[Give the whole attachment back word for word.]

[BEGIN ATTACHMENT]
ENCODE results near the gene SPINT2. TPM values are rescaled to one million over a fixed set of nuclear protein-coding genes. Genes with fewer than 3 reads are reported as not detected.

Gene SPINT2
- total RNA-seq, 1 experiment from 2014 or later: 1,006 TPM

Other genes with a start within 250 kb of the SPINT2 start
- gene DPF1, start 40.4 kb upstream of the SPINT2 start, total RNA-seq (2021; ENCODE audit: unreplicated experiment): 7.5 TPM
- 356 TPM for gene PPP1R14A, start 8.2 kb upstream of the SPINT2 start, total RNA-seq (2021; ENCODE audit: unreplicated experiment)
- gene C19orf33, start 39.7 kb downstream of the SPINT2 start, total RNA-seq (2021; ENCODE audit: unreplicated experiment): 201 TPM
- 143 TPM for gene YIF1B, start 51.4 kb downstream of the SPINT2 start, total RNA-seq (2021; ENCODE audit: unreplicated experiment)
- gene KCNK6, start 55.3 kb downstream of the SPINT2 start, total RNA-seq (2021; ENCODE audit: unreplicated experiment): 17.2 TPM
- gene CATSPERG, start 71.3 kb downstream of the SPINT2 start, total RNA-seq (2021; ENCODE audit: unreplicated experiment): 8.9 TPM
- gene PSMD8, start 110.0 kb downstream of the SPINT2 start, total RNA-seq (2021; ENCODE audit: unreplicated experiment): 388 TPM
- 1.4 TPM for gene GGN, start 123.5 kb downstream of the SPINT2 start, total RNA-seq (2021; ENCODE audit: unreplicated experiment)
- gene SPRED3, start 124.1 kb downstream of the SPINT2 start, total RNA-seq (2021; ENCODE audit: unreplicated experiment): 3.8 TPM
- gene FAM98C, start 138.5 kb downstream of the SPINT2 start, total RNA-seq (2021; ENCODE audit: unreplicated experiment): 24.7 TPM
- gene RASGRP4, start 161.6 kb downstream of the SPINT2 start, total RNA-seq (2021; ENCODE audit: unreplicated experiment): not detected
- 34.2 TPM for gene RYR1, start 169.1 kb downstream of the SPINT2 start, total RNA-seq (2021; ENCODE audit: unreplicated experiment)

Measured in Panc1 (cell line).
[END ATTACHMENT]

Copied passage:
ENCODE results near the gene SPINT2. TPM values are rescaled to one million over a fixed set of nuclear protein-coding genes. Genes with fewer than 3 reads are reported as not detected.

Gene SPINT2
- total RNA-seq, 1 experiment from 2014 or later: 1,006 TPM

Other genes with a start within 250 kb of the SPINT2 start
- gene DPF1, start 40.4 kb upstream of the SPINT2 start, total RNA-seq (2021; ENCODE audit: unreplicated experiment): 7.5 TPM
- 356 TPM for gene PPP1R14A, start 8.2 kb upstream of the SPINT2 start, total RNA-seq (2021; ENCODE audit: unreplicated experiment)
- gene C19orf33, start 39.7 kb downstream of the SPINT2 start, total RNA-seq (2021; ENCODE audit: unreplicated experiment): 201 TPM
- 143 TPM for gene YIF1B, start 51.4 kb downstream of the SPINT2 start, total RNA-seq (2021; ENCODE audit: unreplicated experiment)
- gene KCNK6, start 55.3 kb downstream of the SPINT2 start, total RNA-seq (2021; ENCODE audit: unreplicated experiment): 17.2 TPM
- gene CATSPERG, start 71.3 kb downstream of the SPINT2 start, total RNA-seq (2021; ENCODE audit: unreplicated experiment): 8.9 TPM
- gene PSMD8, start 110.0 kb downstream of the SPINT2 start, total RNA-seq (2021; ENCODE audit: unreplicated experiment): 388 TPM
- 1.4 TPM for gene GGN, start 123.5 kb downstream of the SPINT2 start, total RNA-seq (2021; ENCODE audit: unreplicated experiment)
- gene SPRED3, start 124.1 kb downstream of the SPINT2 start, total RNA-seq (2021; ENCODE audit: unreplicated experiment): 3.8 TPM
- gene FAM98C, start 138.5 kb downstream of the SPINT2 start, total RNA-seq (2021; ENCODE audit: unreplicated experiment): 24.7 TPM
- gene RASGRP4, start 161.6 kb downstream of the SPINT2 start, total RNA-seq (2021; ENCODE audit: unreplicated experiment): not detected
- 34.2 TPM for gene RYR1, start 169.1 kb downstream of the SPINT2 start, total RNA-seq (2021; ENCODE audit: unreplicated experiment)

Measured in Panc1 (cell line).